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Neil Patel

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Jake Kloberdanz has built a business with a purpose, and it is touching thousands of lives all over the country.

During our interview on the DealMakers Show, Jake Kloberdanz shared with our audience his venture into winemaking. He talked about the value of doing the grunt work in the trenches, serving hope, starting a company with eight cofounders, and picking your investors.

Listen to the full podcast episode and review the transcript here.

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    Finding A Love For Business & Philanthropy

    Jake says his parents met on a military base in Germany before spending time traveling the world, all the way to New Zealand.

    On moving back to the United States they got their degrees in Northern California. That was before moving to Fremont in the Bay Area when Jake was just two years old.

    His grandmother from Cleveland, OH joined them, and he learned a lot about business from both his mother and grandmother as he was growing up.

    That parlayed into him going to study business at UC Berkeley. There he had his own side hustles including a storage business. He was involved in sports and was both the social and philanthropy chair.

    He says whether it was dressing up as Santa to hand out presents or presenting checks to the Oakland Children’s Hospital, he felt this work was much more rewarding than chasing the usual badges of success, like houses and cars.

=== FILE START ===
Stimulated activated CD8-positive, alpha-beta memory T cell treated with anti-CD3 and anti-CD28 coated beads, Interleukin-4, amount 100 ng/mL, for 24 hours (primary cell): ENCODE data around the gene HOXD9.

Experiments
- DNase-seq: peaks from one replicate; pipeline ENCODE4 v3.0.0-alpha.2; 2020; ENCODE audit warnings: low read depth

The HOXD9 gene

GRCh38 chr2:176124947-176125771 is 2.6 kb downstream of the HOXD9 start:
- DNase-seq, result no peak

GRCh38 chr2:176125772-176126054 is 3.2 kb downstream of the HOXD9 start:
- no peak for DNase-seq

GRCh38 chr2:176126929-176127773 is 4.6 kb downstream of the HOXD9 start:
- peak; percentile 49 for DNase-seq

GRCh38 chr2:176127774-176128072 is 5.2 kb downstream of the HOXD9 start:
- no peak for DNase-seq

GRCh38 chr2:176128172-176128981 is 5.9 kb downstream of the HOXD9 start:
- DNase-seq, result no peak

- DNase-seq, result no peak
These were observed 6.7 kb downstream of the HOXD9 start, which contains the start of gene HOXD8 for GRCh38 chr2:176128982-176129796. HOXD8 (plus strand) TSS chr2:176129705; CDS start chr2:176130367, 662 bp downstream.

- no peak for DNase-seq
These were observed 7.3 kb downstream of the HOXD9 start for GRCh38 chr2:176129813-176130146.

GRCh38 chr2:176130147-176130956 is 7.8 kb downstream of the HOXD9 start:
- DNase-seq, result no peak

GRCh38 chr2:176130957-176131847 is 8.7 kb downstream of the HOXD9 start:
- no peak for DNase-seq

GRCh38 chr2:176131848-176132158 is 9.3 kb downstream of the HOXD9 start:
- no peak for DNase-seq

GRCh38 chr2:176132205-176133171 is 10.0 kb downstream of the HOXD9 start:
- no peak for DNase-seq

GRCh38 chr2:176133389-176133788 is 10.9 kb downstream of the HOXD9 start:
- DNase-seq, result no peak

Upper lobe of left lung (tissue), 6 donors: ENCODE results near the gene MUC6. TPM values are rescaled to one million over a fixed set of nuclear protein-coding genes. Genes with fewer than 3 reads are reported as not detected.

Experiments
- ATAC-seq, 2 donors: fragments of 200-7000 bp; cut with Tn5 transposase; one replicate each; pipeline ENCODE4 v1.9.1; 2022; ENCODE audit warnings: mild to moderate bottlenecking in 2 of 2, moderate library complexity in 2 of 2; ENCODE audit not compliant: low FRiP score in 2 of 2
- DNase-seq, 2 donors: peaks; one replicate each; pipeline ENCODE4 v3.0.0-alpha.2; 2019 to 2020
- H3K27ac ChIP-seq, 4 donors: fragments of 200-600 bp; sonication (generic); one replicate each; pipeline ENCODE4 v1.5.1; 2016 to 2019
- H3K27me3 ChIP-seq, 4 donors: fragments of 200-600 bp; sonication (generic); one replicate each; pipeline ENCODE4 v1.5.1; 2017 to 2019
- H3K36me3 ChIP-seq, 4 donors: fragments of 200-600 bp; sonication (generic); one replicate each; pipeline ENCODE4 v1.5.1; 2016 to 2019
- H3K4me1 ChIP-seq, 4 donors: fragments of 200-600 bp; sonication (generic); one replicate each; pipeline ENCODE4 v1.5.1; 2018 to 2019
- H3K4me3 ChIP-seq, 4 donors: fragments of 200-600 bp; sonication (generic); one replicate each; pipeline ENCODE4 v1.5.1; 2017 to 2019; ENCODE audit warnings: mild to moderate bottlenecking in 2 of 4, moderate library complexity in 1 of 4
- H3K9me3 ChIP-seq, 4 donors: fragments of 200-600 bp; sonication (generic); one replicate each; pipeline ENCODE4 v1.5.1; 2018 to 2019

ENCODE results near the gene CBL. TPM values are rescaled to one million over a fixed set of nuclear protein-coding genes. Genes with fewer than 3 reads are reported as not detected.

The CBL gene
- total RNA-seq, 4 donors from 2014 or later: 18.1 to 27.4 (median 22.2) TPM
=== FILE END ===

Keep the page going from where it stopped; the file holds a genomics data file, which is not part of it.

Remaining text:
The Romance & Reality Of The Wine Business

    Right out of college Jake says he was hired by Gallo. One of the long-running, leading wine companies.

    They put him down in Newport Beach in the wine business. It sounded romantic and glamorous. He learned about being coachable and working hard.

    In reality, his job meant that in the middle of the night he would actually be going in the back of grocery stores to stack pallets, dust off bottles, and stock shelves.

    Though it was also a great opportunity to build relationships, learn about getting the best positions on the shelves, and how customers interacted with products.

    For what was probably centuries it was pretty difficult to break into the wine business and start your own brand.

    It would take a lot of time and startup capital. You had to have a vineyard to grow the grapes. You needed a winery to create the actual wine. Then to get onto shelves you needed distribution and marketing.

    In fact, it wasn’t really until 2005 that things began to open up and change. That’s when it became legal to ship wine across state lines to consumers.

    Until then the industry was very fragmented and layered. The wine brands themselves were often far removed from the frontlines and customers.

    They worked through the distributors. Who would then provide products to retailers who worked directly with customers?

    There was so little data and feedback from the frontlines that most of today’s tech marketers would probably have had a heart attack.

    As the regulations changed, the industry opened up to make it much easier to make your own wine, and get started on a smaller level.